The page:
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Back in the year 1997 when DVD (Digital Video Disc or Digital Versatile Disc) just reached the market it was considered as a huge technological breakthrough that was responsible for revolutionizing the movie industry since it covered the entire world and everyone would love to have it at homes (after the CDs, of course!). But with time it too had drawbacks that were apparently creating issues like not reading the disk properly and precisely. The phenomenon is known as birefringence in which the moment the light ray reaches the transparent disc’s surface it splits into two different rays (both ordinary and extra ordinary rays) traveling at different speeds, directions and wavelengths. Birefringence is also known as double refraction (phenomenon in which the light ray gets bent into a specific angle once it reaches the transparent object). This led to not delivering accurate results in their original form in which those were fed into the disc.

With years of experiments the technical enthusiasts proposed a new technology that, instead of using red laser, uses blue laser light. Blue laser has shorter wavelength than red laser and hence it is pretty capable of reading from and writing to the disc with much shorter wavelength of 405 nanometer (nm), in contrast with the DVD that used 650 nm wavelength and CD that used 780 nm of wavelength. Lesser wavelength enables storing large amount of data nearly five times a DVD can save. The Blu-ray technology is therefore used to store High Definition (HD) movies with an additional benefit of not compromising the accuracy. The project was undertaken collaboratively by LG, Hitachi, Matsushita (Panasonic), Sony, Pioneer, Samsung, Sharp, Philips and Thomson.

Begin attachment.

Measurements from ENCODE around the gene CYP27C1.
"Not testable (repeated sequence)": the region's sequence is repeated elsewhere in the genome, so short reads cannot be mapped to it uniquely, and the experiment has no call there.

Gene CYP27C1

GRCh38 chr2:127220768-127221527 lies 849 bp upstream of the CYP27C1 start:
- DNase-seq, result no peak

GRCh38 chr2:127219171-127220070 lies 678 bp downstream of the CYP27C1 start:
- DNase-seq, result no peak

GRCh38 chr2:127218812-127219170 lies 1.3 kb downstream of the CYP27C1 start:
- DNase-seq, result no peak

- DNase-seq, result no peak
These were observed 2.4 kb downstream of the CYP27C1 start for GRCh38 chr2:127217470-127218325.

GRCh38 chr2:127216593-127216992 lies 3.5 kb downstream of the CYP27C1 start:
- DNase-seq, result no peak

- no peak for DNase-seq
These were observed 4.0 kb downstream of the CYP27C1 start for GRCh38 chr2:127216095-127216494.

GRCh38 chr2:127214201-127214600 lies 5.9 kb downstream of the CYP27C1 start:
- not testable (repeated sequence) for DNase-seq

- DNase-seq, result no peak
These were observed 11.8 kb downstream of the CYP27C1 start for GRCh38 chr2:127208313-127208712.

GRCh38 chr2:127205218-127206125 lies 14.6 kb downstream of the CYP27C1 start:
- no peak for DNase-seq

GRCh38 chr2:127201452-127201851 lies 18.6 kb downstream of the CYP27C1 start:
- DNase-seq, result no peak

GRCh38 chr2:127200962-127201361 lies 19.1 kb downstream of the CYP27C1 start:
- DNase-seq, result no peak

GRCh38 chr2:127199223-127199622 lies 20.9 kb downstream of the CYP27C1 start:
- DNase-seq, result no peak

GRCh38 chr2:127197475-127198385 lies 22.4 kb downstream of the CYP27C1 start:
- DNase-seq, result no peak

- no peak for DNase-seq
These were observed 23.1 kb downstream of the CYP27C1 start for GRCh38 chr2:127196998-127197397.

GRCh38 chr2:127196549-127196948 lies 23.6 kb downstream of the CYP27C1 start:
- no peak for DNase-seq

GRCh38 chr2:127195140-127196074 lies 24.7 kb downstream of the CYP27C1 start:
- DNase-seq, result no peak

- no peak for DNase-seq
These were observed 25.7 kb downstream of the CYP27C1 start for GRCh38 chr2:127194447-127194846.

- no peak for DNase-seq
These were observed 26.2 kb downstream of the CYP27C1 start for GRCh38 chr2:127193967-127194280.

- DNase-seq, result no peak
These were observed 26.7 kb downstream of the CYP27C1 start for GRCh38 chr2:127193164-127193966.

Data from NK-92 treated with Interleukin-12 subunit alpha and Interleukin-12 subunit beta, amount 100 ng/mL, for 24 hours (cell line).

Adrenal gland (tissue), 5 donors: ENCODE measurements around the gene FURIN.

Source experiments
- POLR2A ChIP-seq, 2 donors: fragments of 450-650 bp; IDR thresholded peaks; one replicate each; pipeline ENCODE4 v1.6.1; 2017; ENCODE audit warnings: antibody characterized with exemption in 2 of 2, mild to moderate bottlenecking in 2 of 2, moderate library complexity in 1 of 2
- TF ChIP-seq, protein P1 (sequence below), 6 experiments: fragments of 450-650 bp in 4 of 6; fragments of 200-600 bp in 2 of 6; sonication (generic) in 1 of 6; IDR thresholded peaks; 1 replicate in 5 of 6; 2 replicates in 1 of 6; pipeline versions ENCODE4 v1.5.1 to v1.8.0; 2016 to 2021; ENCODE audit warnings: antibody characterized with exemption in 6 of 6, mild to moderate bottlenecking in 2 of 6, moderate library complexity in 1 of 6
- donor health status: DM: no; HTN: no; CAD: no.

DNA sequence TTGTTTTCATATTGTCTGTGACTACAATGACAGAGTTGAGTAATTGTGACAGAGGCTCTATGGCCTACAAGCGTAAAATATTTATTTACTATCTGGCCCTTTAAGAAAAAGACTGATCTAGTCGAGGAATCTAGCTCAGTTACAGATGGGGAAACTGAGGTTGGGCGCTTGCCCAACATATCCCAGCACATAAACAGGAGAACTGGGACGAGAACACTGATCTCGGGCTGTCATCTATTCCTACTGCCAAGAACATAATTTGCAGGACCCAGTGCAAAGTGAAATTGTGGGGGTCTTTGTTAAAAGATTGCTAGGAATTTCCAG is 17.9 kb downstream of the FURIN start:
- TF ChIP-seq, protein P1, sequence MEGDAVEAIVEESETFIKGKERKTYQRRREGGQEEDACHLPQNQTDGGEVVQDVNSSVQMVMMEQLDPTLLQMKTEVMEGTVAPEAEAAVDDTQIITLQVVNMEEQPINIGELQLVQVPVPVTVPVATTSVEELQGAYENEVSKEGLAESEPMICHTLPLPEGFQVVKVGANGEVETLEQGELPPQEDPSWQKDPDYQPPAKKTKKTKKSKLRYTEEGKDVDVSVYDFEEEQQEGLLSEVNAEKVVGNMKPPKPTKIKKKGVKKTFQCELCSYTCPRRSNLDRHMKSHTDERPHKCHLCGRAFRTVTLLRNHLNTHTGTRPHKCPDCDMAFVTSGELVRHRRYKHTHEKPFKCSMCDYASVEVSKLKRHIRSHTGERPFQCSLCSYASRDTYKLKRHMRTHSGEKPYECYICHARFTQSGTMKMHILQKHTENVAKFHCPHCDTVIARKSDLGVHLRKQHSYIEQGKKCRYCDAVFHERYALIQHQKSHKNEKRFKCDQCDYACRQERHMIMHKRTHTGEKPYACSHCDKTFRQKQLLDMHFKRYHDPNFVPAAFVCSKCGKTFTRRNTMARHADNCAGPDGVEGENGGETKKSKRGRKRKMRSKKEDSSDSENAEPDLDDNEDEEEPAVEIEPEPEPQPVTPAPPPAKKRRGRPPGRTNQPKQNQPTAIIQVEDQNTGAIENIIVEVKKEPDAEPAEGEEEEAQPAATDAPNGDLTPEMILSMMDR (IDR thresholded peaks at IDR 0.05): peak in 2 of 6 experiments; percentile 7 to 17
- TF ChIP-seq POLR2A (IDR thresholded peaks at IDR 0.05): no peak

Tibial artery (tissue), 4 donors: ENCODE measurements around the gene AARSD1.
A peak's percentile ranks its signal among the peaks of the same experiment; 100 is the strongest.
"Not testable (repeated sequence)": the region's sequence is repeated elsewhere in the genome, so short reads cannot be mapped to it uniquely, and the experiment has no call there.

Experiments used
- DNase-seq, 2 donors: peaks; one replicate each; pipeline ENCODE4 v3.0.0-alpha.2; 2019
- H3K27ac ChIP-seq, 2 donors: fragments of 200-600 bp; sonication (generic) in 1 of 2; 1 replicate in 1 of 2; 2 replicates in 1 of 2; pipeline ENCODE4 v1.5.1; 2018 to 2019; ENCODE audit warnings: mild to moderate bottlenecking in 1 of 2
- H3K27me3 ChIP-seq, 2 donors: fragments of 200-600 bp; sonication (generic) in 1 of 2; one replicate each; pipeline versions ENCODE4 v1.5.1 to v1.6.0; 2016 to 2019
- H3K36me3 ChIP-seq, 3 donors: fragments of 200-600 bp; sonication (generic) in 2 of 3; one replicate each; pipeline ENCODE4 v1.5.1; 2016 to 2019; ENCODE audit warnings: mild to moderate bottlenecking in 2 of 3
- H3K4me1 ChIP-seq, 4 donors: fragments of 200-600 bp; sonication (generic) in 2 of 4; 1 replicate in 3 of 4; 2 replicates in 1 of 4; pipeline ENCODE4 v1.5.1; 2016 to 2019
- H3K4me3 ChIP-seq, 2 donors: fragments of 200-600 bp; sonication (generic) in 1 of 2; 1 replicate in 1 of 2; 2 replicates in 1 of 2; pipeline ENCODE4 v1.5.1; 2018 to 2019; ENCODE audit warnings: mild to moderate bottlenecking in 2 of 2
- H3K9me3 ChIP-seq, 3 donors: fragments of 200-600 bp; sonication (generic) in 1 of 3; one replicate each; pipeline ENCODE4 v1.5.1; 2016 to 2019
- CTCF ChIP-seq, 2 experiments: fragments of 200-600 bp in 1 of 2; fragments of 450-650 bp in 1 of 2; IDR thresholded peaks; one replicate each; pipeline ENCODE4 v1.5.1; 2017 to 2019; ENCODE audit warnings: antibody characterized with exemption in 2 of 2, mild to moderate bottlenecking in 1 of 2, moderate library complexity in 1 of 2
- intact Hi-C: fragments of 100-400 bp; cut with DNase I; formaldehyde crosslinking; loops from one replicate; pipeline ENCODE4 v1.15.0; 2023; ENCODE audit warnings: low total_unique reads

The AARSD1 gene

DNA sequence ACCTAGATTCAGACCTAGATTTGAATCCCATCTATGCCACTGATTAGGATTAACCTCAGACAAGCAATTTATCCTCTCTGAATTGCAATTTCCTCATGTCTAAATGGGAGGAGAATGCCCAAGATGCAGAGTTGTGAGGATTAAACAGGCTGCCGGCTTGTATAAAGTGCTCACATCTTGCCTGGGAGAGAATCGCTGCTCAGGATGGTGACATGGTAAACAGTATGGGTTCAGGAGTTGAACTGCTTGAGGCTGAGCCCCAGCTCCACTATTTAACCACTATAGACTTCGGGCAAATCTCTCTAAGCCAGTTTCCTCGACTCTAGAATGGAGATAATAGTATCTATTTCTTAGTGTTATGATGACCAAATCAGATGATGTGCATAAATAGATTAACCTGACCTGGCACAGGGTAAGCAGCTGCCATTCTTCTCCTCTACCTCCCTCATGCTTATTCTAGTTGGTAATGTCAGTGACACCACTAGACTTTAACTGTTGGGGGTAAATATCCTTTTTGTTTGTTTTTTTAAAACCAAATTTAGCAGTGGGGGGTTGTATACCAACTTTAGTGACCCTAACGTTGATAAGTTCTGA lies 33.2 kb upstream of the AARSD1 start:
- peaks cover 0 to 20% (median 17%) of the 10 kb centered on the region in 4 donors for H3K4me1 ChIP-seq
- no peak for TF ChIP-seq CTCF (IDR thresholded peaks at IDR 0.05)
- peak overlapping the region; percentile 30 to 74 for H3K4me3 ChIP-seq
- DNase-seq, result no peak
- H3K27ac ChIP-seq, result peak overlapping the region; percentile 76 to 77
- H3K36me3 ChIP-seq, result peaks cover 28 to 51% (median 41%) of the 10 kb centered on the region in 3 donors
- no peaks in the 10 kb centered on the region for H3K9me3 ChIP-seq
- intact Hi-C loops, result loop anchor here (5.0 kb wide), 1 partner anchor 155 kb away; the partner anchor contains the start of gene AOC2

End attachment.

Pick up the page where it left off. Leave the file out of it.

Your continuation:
There are two types of Blu-ray discs – single-layered and double-layered. As for storage capacity is concerned a single-layer Blu-ray disc is capable to hold 27 GB of data which is equivalent to 2 hours of HD quality video and 13 hours of standard video. A double-layer Blu-ray disc can accumulate data up to 50 GB, i.e. approximately around 4.5 hours of HD quality video and 20 hours of standard video.

The disc can record high definition video since it supports data streams at 36 mbps. It is not possible to play this disc on CD or DVD players because the hardware needs blue colored laser light and not the red laser that these players have. Since the technology is latest not all movies are available in high definition currently, except a few. The CDs and DVDs were in the norm for roughly around 30 years and that is why one easily gets the access to that standard’s quality video.

Well practically no one keeps any discs at present since everyone has external hard disks of large capacity that can store bulk of movies and much more, mobile phones to keep songs, photos and videos, plus most people also prefer storing their contents in Cloud. But this doesn’t mean the technology doesn’t work without the discs. The disc has significance if someone wants to write the high definition movies onto it and use it later for reading. One may also download the contents of HD quality which would require much storage space high as five times as normal video display would. Also if your T.V. has the technology of HD video display you may talk with your service providers and recharge it for the same so that you may enjoy the highest quality graphics, that otherwise wouldn’t be possible if you had a normal TV and/or recharge.

One must not get confused with the physical size the disc has since it is nearly the same as that of DVD. The size is comparatively equal and the cost is somewhat more than CDs and DVDs but is quite affordable by most folks. Blu-ray discs are a big hit among gamers since the versions of Playstation (PS3 and above) have the drive already installed and people actually enjoy such graphically sound gadgets while playing, thereby giving them the real-time experience!